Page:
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The Oil and the Glory
The age of irrational petro-exuberance
In our now half-decade-old era of regularized black swans, a few energy thinkers are cautioning against a bubble of wishful enthusiasm with regard to U.S. oil — a widely embraced paradigm shift that, if true, would disrupt geopolitics from here to the Middle East and beyond. A shift is afoot, but not a new world, ...
In our now half-decade-old era of regularized black swans, a few energy thinkers are cautioning against a bubble of wishful enthusiasm with regard to U.S. oil — a widely embraced paradigm shift that, if true, would disrupt geopolitics from here to the Middle East and beyond. A shift is afoot, but not a new world, says Dan Pickering, co-president of Tudor, Pickering, Holt, a Houston-based energy investment firm.
The new abundance model goes like this: Americans currently consume about 18.5 million barrels of oil a day, of which about 8.5 million barrels are imported. But in coming years, the U.S. will have access to another 10 million to 12 million barrels a day of supply collectively from U.S. shale oil, Canadian oil sands, deepwater Gulf of Mexico, and offshore Brazil. Add all that up, and account for dropping U.S. consumption, and not only do you get hemispheric self-sufficiency, but the U.S. overtaking Saudi Arabia and Russia as the biggest oil producer on the planet.
Pickering calls this calculus "a pipedream" founded on the extrapolation of data. Excluding Brazil, whose numbers he finds difficult to nail down, he is forecasting a lift in North American production of around 2.5 million barrels a day — up to 1.5 million barrels a day from shale oil, and another 1 million barrels a day from Canada. In 2020 and beyond, he says, the U.S. will still be importing some 6 million barrels a day from outside North America.
Technically, that does not make Pickering an outlier: The official U.S. Energy Information Administration also says the U.S. will remain a big importer into the next decade; the EIA import number overshadows Pickering’s — 7.5 million barrels of oil a day in 2020, or 40 percent of U.S. supply (see here, page 11).
Yet in practice Pickering morphs into a contrarian because, according to cacophonous oil CEOs and industry analysts, the trouble with the EIA is that it is sluggish: The EIA shale oil numbers are far too conservative, assert these folks, just as the agency — like many others — underestimated the U.S. shale gas boom that has glutted the market and changed part of the global energy calculus.
An oil executive recommended Pickering to me as a sensible voice on oilfield data. Among the underestimated data points, Pickering told me, is how hydrocarbon molecules move through shale, the deeply embedded rock underneath Texas, North Dakota and elsewhere that drillers tap using hydraulic fracturing, or fracking.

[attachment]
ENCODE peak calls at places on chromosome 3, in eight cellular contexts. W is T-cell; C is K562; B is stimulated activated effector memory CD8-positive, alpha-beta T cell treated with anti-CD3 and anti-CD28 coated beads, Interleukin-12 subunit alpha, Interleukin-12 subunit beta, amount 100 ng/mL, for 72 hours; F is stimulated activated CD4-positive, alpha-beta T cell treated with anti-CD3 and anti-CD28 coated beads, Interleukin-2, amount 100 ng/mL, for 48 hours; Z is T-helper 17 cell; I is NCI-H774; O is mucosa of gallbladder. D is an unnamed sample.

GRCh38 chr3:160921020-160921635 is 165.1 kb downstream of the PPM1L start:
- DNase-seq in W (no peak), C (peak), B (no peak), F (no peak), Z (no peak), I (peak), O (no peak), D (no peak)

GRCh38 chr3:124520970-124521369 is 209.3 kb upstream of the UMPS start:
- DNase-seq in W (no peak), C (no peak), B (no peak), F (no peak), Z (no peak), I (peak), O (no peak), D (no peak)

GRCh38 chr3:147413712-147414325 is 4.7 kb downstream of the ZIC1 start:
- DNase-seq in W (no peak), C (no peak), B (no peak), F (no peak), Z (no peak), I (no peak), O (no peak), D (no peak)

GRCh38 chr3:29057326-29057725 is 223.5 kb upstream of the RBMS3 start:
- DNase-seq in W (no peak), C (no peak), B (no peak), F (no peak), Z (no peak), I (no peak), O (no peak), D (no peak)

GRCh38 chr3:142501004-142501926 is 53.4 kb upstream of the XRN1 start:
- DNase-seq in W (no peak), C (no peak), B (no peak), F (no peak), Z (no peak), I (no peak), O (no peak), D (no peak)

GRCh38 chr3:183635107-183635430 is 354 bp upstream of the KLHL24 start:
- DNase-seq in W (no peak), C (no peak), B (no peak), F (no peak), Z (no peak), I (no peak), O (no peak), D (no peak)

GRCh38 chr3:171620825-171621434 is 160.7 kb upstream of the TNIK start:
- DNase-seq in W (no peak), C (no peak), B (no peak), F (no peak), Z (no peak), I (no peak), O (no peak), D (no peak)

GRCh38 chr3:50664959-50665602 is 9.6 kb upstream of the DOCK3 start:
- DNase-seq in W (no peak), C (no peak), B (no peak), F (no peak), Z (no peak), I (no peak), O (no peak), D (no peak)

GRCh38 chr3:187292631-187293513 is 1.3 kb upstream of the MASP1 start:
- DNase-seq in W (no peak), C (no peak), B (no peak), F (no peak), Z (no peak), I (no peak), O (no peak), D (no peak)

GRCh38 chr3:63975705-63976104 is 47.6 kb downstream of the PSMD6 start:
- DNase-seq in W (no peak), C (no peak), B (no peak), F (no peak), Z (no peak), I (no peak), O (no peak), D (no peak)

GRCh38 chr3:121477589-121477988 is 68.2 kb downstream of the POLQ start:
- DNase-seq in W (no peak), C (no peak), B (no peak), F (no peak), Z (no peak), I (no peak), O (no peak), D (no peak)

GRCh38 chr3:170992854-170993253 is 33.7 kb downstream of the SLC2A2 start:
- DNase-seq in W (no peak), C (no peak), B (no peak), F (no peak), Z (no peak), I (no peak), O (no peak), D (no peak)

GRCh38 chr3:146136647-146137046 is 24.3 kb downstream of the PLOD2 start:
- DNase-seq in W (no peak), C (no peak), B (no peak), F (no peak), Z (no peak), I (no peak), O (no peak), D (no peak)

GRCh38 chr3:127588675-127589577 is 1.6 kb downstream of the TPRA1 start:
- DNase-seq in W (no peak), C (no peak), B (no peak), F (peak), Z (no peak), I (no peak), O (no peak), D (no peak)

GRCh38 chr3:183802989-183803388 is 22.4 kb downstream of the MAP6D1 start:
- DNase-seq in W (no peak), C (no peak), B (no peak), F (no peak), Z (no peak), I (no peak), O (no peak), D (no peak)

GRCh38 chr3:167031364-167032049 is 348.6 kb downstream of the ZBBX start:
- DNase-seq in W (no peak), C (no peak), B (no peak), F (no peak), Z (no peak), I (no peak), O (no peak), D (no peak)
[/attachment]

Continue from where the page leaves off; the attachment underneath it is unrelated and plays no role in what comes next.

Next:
A new sea of oil rigs has arisen in the Bakken oilfields of North Dakota and the Eagle Ford in Texas. From about 340,000 barrels a day last year in North Dakota, production from such wells is currently at about 550,000 barrels a day. Broadly accepted forecasts are for U.S. shale oil production as a whole to rise to 5 million barrels a day by the early 2020s.
The problem, says Pickering, is that oil does not behave like gas at the molecular level. When you shatter shale, gas escapes much more easily than oil through the fractures. As a result, a good shale gas well produces the equivalent of 6,800 barrels of oil a day, he says, while a good shale oil well puts out 1,300 barrels a day. "You are pushing out smaller gas molecules; oil molecules are bigger, so they don’t move as easily," he said.
Hence Pickering’s estimate of a maximum of 1.5 million barrels of oil a day from the shale. Pickering:
Any time you change a 20-year trend, people get excited, and the 20-year trend in U.S. production has been down. And all of a sudden we now have meaningful production. So that is an exciting change in trend to start with. [But] when you listen to all of these companies talk of how many wells they are going to drill and how much production they can generate, they tend to take the forecasts, and add them together. They forget about natural [production] decline rates, and extrapolate the rise of U.S. rig counts from 400 rigs to 1,200 rigs, and they say, ‘Oh, we’ll just keep adding oil rigs and keep drilling oil wells.’ That extrapolation is a little dangerous.
It is excitement at a change in the trend, which is very valid; a new play is being developed, which is very valid. And then people’s tendency to extrapolate, which is not. So the enthusiasm is correct and we are going to grow a lot. … But I think to assume that we are going to be energy self-sufficient is a pipedream without even more changes like using natural gas for vehicle transportation.